Is Speed Detrimental to Culture - How do Students Simultaneously Interpret Culture-Bound Terms?

Vančura, Alma and Omazić, Marija (2012) Is Speed Detrimental to Culture - How do Students Simultaneously Interpret Culture-Bound Terms? In: 2nd International Conference on Foreign Language Teaching and Applied Linguistics (FLTAL’12), 4-6 May 2012, Sarajevo.

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This paper will present a study of culture-bound terms in simultaneous interpreting of trainee simultaneous interpreters by using a combination of Newmark's (1988), Vinay’s (qtd. in Klaić, 1992) and Ivir's (1998) grids of different procedures for culture-bound terms that translators/interpreters can use. This paper attempts to investigate the preferred procedures of student-interpreters working under significant time-constraints. It is a well-known fact that language is embedded in the culture of the people and that it is primarily a cultural and social product (Troskot, 1992). Interpreters serve as mediators between languages, but since languages do not exist in a vacuum it is the interpreter’s task to convey not only the formal level of the message (lexical, grammatical, syntactic level), but semantic, aesthetic, and connotative levels as well. The corpus is composed of recorded interpreting sessions of 19 first-year graduate students interpreting speeches from the Speech Repository Portal during three months of training. The instances of culture-bound items and their interpretations were identified and analyzed with the aim of identifying the preferred strategies. The basic quality standards in interpreting are accuracy, adequacy, equivalence and successful communicative interaction (Pöchhacker, 2002). In the corpus we tried to gain information about equivalency (intended effect) of the source and target text, since accuracy does not necessarily imply adequacy and equivalence. The results show that the students mostly use naturalization/borrowing, literal translation and omission. The findings have implications for interpreter theory, practice, and training, but the insights may also be valuable for teaching English at primary, secondary and tertiary levels, when the linguistic and extralinguistic knowledge base (Gile, 2009), including cultural awareness, is being built.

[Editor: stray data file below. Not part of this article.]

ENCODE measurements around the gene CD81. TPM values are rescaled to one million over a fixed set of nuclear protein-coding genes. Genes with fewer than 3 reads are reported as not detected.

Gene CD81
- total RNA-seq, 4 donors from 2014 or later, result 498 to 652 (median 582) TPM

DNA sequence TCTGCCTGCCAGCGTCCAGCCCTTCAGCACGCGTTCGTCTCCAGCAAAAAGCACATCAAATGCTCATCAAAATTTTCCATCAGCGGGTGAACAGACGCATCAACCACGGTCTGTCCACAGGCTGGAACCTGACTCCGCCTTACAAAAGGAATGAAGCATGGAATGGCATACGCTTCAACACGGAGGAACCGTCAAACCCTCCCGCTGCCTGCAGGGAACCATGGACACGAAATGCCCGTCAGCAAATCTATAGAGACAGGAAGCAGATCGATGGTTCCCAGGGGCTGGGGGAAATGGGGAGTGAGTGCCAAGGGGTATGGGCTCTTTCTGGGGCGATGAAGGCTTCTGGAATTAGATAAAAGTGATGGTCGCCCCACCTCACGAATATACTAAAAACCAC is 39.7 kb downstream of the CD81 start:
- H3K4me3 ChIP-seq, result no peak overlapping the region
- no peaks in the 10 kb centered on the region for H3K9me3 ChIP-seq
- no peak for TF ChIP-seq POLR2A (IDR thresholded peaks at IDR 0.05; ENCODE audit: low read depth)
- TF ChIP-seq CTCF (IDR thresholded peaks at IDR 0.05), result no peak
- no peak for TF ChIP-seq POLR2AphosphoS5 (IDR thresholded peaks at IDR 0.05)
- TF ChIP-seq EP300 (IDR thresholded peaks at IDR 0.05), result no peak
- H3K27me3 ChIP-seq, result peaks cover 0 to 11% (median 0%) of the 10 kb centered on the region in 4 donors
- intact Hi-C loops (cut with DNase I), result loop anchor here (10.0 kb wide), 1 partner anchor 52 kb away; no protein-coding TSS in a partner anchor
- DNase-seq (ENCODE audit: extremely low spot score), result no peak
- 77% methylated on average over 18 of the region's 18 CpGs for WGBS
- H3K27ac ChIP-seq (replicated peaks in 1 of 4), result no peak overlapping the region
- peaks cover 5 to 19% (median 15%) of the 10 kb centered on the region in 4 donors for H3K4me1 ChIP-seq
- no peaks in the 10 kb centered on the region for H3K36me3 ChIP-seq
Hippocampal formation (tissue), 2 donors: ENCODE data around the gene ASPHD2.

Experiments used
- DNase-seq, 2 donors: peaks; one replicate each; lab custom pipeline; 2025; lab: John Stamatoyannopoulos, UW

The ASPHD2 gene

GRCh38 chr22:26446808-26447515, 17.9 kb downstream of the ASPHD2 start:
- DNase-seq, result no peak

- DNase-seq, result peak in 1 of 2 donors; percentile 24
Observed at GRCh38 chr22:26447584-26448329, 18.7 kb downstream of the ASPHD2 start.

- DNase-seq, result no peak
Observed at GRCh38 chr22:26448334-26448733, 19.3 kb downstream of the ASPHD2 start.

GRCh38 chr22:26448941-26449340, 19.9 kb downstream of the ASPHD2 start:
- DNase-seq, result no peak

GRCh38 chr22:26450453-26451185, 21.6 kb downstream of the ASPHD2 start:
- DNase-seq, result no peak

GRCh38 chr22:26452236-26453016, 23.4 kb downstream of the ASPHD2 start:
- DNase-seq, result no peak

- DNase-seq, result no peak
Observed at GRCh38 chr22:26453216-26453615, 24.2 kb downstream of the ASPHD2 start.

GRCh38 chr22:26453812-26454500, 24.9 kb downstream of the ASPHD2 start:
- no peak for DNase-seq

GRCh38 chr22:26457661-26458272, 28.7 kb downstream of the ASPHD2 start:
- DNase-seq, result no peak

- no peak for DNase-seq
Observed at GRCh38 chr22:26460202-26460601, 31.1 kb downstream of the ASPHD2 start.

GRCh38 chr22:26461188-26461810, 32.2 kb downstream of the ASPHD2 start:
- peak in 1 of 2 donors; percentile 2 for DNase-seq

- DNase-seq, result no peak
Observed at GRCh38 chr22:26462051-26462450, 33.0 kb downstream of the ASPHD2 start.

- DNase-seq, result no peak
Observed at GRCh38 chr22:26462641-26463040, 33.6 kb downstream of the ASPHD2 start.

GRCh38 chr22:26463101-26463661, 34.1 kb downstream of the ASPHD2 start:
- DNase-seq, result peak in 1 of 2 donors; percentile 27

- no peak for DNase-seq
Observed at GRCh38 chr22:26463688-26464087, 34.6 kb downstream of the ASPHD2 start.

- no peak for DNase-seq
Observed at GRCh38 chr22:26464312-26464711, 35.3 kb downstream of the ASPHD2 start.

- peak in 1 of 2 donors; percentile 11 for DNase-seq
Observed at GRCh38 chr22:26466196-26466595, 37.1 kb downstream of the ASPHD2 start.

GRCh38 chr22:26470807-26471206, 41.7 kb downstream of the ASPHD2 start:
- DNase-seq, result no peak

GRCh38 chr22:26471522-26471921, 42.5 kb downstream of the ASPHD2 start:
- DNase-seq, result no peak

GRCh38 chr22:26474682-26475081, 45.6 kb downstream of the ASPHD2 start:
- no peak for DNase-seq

Item Type: Conference or Workshop Item (Paper)
Uncontrolled Keywords: culture-bound terms, strategies, trainee simultaneous interpreters, linguistic and extralinguistic knowledge base
Subjects: P Language and Literature > P Philology. Linguistics
Depositing User: Mr. IT Center Editor
Date Deposited: 12 Jun 2012 06:33
Last Modified: 12 Jun 2012 06:33

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